Germany to help ECOWAS fight Boko Haram militants

Pres 2GERMAN Chancellor, Angela Merkel, has hinted that the European Union (EU) is ready to provide sustainable financial and logistical support to the African Union (AU) towards the establishment of the proposed regional force to counter the threat posed by Boko Haram.

She welcomed the proposal put forward by the ECOWAS Chairman, President John Mahama, about the establishment of a joint force to fight the Islamist insurgents operating in Northern Nigeria.

Addressing a joint news conference with President John Mahama at the Federal Chancellery in Berlin yesterday, following private talks that aimed at boosting bilateral relations between Ghana and Germany, Chancellor Merkel, stressed that Europe was deeply worried about the escalation of the violent terrorist activities of Boko Haram rampage in Nigeria, which had left thousands dead.

Just as it would condemn and support action against terrorist acts in any part of the world, the German Chancellor dismissed the notion that Europe had turned a blind eye on what was going on in Nigeria.

She pointed out that supporting anti-terrorism in Nigeria would require a green light from that country’s government.

A special motion on terrorism is expected to be tabled at the 24th AU Session in Addis Ababa, Ethiopia next week, where the issue of sending in a multi-national force comprising AU member countries would be discussed.

Boko Haram Islamist militants have been battling Nigerian and Cameroonian forces, which are bent on halting the incessant attacks on villages and killing of innocent civilians. The insurgents have resorted to suicide bombings in their bid to establish a caliphate in Northern Nigeria.

Like any terrorist act, their activities have sparked condemnation and protests world-wide but there are some who feel that the West was not giving enough attention and support to stop what is going on in Nigeria, which has relatively recorded more casualties.

Chancellor Merkel noted that West Africa was faced with security and health challenges such as the Ebola crisis and it was necessary to give a helping hand to enable the sub-region to overcome them.

She described Ghana as a stable African country whose pedigree in peacekeeping was acknowledged world-wide, and, therefore, needed to be supported economic and security wise.

The German Chancellor noted that Ghana’s economic growth rate was at five per-cent and it was important that Germany became its development partner, especially, supporting the renewable energy sector to help Ghana overcome its electricity supply problems, and also the area of vocational/technical education.

She said the issue of a trade pact between ECOWAS and the EU also engaged their attention during the closed door session and expressed the hope that West African countries would sign unto the Economic Partnership Agreements with the EU soon.

On his part, President Mahama said African countries had the capacity to confront the threat posed by Boko Haram but it would require financial assistance from development partners including the EU.

He stressed the need to deal holistically with the growing threat posed by terrorism in order that the phenomenon did not become like a cancer.

It was refreshing, he noted, that Chad had moved troops to support Cameroun to fight Boko Haram but added that terrorism affects the whole world and has the tendency to spread so it required an ‘all hands on deck approach’.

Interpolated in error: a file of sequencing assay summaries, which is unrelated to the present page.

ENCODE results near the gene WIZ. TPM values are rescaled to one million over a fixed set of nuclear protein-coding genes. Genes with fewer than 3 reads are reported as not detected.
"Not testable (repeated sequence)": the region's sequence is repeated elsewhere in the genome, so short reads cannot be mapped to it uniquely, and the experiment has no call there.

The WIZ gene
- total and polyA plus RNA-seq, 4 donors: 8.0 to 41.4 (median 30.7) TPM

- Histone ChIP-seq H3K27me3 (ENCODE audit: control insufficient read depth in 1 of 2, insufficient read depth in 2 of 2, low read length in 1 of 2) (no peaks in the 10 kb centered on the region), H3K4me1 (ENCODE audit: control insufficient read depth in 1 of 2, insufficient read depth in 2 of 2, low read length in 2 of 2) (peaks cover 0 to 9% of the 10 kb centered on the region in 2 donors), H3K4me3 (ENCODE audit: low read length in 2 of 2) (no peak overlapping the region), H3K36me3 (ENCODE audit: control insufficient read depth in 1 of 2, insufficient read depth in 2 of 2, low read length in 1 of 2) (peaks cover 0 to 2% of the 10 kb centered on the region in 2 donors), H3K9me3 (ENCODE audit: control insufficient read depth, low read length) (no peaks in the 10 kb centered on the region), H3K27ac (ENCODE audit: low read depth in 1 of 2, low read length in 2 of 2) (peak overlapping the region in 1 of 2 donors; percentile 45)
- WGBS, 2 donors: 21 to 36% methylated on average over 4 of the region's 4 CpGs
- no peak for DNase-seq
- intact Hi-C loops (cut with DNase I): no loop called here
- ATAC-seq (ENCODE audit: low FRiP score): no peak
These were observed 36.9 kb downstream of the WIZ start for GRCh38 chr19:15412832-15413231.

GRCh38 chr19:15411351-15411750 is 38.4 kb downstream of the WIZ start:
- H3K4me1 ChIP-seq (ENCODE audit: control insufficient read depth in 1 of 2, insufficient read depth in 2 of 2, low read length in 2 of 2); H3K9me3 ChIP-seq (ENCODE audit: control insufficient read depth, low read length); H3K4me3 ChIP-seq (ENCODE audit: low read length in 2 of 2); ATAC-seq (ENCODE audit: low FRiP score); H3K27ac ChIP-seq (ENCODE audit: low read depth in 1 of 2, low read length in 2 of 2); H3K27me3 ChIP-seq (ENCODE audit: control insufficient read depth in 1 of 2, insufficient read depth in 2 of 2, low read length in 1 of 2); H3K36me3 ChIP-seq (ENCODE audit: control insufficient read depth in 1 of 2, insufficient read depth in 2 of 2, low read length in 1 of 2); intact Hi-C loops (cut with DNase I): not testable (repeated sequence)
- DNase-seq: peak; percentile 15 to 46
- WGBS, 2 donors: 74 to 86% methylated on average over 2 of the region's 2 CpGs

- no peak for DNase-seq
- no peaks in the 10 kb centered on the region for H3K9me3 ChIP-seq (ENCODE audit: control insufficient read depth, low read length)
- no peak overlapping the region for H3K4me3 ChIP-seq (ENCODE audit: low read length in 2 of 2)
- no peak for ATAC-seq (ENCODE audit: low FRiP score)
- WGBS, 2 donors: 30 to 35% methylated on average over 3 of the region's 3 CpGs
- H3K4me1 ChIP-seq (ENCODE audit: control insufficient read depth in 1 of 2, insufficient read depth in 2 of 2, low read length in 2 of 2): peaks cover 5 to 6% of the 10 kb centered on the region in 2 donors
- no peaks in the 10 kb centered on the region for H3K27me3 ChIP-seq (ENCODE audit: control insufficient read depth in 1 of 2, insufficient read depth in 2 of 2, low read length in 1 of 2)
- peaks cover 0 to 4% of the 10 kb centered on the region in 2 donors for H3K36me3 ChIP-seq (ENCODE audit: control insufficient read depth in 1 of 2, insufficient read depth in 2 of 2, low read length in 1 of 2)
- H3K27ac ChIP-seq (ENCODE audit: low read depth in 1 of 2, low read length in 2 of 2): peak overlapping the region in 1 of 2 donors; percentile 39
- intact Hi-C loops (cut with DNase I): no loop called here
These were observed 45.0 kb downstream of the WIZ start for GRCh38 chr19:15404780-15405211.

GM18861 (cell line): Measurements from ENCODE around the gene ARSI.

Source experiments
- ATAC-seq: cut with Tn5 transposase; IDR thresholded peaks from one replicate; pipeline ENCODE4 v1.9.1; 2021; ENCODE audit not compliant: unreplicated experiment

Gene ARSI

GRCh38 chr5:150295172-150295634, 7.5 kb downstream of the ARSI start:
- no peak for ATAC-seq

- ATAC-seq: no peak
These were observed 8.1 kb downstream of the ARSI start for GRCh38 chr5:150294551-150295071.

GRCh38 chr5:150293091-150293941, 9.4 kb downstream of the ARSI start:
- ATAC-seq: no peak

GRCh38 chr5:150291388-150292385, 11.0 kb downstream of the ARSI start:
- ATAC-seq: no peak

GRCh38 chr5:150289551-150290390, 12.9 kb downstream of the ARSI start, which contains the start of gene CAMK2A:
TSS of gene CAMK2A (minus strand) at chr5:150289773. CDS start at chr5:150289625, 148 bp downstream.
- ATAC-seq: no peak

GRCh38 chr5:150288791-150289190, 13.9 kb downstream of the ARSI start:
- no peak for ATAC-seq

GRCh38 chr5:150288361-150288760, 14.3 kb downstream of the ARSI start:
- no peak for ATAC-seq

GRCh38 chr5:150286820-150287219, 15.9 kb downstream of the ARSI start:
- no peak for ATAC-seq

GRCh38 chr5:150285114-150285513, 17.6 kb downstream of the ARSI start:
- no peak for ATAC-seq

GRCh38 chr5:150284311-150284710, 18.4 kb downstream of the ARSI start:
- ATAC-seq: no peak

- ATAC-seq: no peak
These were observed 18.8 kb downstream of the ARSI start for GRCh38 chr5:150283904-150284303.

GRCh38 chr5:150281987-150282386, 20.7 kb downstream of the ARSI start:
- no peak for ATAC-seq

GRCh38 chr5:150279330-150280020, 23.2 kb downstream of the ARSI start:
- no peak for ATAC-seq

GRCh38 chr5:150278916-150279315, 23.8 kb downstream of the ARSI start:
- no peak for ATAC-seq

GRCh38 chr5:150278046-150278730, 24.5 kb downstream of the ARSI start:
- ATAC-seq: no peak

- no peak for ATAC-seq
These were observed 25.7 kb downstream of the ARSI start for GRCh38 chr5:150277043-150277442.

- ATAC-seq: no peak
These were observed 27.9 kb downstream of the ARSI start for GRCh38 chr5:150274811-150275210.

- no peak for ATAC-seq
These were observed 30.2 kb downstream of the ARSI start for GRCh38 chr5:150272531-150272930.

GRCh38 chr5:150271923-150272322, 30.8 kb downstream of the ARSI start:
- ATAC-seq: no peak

President Mahama said that the ECOWAS would push for the establishment of the proposed multi-national force at the up-coming summit in Addis Ababa and hoped that the move would garner the required support.

He announced that Ghana had agreed to join Germany and Norway in a UN-sponsored international crisis response project involving the health systems.

He explained that the project would enable the world to put in systems, and to deal swiftly with crisis like the Ebola Virus Disease whenever it occurs, before it escalates into global proportions.

The President expressed appreciation to Germany for helping West Africa fight the Ebola disease “without which we would have seen a catastrophe and a humanitarian crisis in Africa”.

President Mahama lauded the support offered Ghana by Germany over the years, disclosing that the Germany had contributed a total of 1.6 billion Euros towards Ghana’s development since 1961.

He said the two countries have many things in common and shared similar values like democracy, respect for human rights and the rule of law.

Currently, he said Ghana and Germany, through the KFW, were working on a renewable project to extend Ghana’s power transmission grid.

President Mahama said Germany had agreed to offer technical assistance in developing Ghana’s vocational and technical education sector, which was crucial to supporting its status as a lower middle income country moving to middle income status.

“We also want to expand our collaboration in cultural exchanges and in sports,” he said, recalling that any time Ghana played Germany, quality football was dished out. It was, therefore, necessary for the two national teams to cooperate.

President Mahama said he looked forward to Germany’s presidency of the Group of Seven developed nations (G7), and hoped that it would create equal opportunities for Africa and the rest of the world, especially, when it came to responding to international crisis.

Early on, President Mahama met with the German President, Joachim Gauck, at the Presidential Palace, at which the two leaders discussed issues of mutual interest between Ghana and Germany.

President Mahama also held separate meetings with the former Federal President, Professor Dr. Horst Kohler and the Federal Minister for Economic Cooperation and Development, Dr. Gerd Muller. From

Samuel Nuamah, Berlin, Germany.

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